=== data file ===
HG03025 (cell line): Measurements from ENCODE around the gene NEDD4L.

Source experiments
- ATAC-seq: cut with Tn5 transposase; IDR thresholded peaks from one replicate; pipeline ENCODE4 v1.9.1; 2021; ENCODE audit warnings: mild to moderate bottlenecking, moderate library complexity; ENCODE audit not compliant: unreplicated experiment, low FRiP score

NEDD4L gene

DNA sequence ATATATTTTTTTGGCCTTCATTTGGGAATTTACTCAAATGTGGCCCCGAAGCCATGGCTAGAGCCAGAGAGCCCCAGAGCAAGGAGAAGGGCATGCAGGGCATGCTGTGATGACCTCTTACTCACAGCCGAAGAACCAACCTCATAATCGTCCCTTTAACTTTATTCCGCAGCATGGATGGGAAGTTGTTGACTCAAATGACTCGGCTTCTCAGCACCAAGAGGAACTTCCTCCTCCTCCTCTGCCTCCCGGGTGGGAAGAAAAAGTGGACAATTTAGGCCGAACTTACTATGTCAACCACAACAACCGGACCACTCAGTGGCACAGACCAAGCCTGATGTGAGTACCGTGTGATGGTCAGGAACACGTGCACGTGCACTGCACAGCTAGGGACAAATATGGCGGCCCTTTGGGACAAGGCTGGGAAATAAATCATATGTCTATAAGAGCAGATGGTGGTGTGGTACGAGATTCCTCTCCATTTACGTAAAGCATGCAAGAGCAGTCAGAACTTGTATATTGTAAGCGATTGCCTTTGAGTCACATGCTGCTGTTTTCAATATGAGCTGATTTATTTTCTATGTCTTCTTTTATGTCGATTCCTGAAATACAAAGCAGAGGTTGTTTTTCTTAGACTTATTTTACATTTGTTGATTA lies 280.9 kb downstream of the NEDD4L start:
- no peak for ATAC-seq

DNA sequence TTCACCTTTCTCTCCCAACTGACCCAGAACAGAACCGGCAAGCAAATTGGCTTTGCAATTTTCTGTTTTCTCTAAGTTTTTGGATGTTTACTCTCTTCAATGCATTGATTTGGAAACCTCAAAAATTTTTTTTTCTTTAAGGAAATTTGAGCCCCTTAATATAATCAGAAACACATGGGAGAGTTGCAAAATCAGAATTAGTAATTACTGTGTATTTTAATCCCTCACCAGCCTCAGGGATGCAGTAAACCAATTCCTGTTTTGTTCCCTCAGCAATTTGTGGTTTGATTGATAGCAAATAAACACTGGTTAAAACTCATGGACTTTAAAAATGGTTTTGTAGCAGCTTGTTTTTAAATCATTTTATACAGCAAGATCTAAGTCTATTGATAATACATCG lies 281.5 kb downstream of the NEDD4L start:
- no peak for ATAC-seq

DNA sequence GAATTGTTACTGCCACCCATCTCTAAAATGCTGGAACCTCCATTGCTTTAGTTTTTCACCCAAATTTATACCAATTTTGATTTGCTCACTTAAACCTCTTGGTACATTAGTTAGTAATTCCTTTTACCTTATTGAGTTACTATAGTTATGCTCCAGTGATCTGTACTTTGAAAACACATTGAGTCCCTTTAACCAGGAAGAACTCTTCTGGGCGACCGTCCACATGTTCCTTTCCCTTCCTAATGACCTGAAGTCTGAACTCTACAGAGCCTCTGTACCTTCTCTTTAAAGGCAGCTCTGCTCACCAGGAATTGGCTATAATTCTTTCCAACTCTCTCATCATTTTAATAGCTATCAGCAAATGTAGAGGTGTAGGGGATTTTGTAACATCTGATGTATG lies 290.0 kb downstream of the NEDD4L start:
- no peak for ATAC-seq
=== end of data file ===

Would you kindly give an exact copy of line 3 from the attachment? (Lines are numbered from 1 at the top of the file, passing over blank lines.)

- ATAC-seq: cut with Tn5 transposase; IDR thresholded peaks from one replicate; pipeline ENCODE4 v1.9.1; 2021; ENCODE audit warnings: mild to moderate bottlenecking, moderate library complexity; ENCODE audit not compliant: unreplicated experiment, low FRiP score